What are scrubbers and what are they used for?
Scrubbers, an essential complement for ships wishing to reduce their sulphur emissions, will be a hot topic in 2019. The maritime sector is facing a restructuring in order to do away with environmental contamination, which these systems will play a key role in.
What is a scrubber and how does it work?
Also known as gas scrubbers, scrubbers are atmospheric emission purification systems. Their technology allows the ensuing contaminating emission to be stalled and that are as harmful to the atmosphere as sulphur emitted by ships. Shaped like a cylindrical tank, Scrubbers capture this gas and neutralise the pollutants components using liquid.
The liquid may be water, a chemical reagent or a mixture of both, depending on the contaminants to be treated. Nitrogen derivatives can be absorbed in an acid medium, while the sulphur derivatives can be removed in an alkaline or oxidant medium. There are even certain very water soluble contaminants that do not require the use of chemical reagents in the washing process.
However, the result of the contact of liquid with the gas is always the same: namely, the separation of the contaminating molecules. This allows us to obtain a clean, non-toxic gas that can be emitted to the atmosphere.
The role of scrubbers in terms of IMO regulation
Applying this technology to ships allows us to obtain sulphur-free gas that meets the objectives of the IMO’s sea transport decarbonisation goals. This puts into context the rise of these scrubbers one year on from the sea fuel sulphur limit regulations. From 2020 onwards, the options will involve using less polluting fuels or decontaminating the traditional ones.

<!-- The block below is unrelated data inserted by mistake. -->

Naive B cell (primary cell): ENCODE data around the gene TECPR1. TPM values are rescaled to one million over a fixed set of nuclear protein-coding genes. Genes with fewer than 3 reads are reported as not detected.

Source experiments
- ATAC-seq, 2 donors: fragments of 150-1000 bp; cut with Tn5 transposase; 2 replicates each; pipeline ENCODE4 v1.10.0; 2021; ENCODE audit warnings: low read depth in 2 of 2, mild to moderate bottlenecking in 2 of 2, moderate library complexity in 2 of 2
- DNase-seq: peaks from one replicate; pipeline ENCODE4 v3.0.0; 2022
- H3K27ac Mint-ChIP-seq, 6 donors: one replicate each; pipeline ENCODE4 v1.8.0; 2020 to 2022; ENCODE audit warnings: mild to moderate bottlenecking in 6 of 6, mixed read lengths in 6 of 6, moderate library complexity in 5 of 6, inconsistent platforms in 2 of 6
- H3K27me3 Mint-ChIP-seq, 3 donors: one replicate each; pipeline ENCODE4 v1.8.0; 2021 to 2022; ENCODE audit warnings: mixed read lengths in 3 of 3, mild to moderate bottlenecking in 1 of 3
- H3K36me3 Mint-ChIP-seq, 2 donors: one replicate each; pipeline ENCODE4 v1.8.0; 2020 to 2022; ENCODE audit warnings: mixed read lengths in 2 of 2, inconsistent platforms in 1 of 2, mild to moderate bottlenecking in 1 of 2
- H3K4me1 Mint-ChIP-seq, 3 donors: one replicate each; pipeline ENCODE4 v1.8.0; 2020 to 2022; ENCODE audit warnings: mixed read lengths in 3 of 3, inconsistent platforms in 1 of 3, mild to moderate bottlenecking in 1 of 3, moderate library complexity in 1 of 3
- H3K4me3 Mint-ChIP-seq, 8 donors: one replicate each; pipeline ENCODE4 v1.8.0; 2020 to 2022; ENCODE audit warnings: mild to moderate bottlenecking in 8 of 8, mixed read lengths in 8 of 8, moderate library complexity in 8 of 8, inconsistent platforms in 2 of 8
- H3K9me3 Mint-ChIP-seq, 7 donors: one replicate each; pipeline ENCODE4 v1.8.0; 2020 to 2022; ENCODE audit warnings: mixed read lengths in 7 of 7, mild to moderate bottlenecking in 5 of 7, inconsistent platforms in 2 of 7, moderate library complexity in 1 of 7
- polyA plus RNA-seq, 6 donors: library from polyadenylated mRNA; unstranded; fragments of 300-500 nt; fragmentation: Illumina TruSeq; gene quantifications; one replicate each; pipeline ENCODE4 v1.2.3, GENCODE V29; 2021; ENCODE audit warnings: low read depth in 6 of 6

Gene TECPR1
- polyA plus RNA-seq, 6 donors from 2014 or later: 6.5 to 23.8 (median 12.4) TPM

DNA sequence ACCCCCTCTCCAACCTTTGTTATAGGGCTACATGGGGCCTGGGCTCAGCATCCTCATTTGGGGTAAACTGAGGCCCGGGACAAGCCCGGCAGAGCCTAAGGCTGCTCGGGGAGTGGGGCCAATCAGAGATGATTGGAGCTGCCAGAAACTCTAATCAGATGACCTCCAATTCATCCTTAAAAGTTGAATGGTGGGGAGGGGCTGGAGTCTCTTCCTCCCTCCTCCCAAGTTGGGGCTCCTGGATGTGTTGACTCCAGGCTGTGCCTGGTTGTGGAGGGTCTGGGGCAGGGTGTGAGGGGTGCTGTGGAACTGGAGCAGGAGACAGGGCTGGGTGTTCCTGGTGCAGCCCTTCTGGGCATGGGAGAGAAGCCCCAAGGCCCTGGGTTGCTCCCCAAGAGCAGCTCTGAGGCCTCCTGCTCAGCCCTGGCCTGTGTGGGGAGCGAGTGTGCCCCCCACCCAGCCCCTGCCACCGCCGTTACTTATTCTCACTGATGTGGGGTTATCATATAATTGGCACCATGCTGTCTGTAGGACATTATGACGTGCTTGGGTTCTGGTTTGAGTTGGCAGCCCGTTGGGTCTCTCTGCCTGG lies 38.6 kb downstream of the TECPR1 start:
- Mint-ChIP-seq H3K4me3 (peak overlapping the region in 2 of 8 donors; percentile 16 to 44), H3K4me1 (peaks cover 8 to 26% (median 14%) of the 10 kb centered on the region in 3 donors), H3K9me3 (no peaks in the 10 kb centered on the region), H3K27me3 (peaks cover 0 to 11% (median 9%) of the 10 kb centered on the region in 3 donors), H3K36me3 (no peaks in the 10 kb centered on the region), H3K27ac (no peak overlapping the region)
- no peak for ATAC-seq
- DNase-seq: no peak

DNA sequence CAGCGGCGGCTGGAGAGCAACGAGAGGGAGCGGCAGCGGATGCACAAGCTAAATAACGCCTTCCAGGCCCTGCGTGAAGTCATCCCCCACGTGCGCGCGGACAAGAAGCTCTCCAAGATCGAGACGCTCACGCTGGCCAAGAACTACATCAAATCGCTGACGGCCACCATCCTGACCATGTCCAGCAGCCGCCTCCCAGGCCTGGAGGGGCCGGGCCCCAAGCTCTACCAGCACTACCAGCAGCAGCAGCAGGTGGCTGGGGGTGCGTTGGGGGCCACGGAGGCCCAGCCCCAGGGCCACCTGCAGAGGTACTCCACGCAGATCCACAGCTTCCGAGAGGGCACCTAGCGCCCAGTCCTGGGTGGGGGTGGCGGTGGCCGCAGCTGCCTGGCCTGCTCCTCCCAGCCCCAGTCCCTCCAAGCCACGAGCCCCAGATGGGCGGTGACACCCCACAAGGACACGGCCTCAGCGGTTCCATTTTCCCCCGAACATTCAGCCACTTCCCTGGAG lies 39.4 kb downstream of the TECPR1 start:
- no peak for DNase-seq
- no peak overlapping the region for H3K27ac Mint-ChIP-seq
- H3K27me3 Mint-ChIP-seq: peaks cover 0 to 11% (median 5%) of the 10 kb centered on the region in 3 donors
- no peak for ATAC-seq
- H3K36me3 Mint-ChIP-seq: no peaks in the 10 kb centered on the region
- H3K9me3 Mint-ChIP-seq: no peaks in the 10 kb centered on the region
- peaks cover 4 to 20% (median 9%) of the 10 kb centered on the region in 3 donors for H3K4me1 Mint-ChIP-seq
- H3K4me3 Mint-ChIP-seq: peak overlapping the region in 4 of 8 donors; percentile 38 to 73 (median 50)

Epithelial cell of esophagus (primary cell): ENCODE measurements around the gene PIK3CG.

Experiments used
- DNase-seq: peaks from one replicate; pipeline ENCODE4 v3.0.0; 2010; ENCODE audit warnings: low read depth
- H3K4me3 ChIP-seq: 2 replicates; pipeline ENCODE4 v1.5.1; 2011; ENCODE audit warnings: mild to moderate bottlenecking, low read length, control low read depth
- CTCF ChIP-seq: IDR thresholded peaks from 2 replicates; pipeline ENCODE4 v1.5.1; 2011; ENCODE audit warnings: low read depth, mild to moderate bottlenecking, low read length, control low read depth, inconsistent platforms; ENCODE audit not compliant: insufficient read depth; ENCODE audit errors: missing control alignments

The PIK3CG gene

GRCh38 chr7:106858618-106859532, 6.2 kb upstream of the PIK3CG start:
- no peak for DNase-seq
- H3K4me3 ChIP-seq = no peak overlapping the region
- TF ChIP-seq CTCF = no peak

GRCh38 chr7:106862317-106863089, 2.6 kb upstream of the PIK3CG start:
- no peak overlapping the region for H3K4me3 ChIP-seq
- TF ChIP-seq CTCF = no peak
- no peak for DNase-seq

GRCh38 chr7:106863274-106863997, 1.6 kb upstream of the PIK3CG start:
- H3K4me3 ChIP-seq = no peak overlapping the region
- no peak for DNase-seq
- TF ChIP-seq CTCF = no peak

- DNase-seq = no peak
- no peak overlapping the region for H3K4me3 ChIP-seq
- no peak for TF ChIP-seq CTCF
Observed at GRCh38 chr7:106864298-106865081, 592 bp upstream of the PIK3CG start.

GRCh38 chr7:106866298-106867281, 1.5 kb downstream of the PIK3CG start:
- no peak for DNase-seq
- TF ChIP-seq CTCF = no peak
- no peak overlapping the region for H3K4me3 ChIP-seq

Many ship-owners have already started to use these contaminant gas washing systems. According to figures from consultancy firm Drewry’s report, 266 container ships are equipped with scrubbers, a total capacity of 2.2 million TEU. This also involves a penetration largely involving large vessels, so that while only representing 5% of all vessels, it is about double in terms of capacity.
Dangers involved in the implantation of scrubbers
Having stressed the importance of the convenience of installing this type of system, it is important to highlight the risks involved in the hasty adaptation of the vessels through scrubbers. The most obvious one is economic, arising from its proper installation and subsequent use. A price to pay that is compounded by uncertainty about future environmental regulations.
A key element in the profitability of the scrubbers is the availability of high sulphur fuel oil (HSFO). Thanks to the implementation of scrubbers, vessels may continue to use this type of fuel. However, it is difficult to gauge future demand and its subsequent price. HSFO estimates were lower for 2020 in relation to other fuels which comply with the 0.50% sulphur emission limit, but a boom in the implantation of scrubbers could mean that demand remains high and there is no reduction.
Another aspect is the ship maintenance by-product. Several trade routes could be affected by a build-up of ships undergoing a restructuring process involved the installation of scrubbers. The installation of these purification systems takes up to six weeks, which can impact on their capacity to transport goods.
The greatest danger is for the East-West connections, as only 17% of the vessels travelling between Asia and the Mediterranean used this system up to November, according to data from Drewry. There is about a 10% rate of implementation between Asia and North America, while connections between Asia and northern Europe are down as far as 5%. The ships covering these routes must therefore be taken out of service over the coming months, a process that could lead to lower rates of use and increased freight rates.
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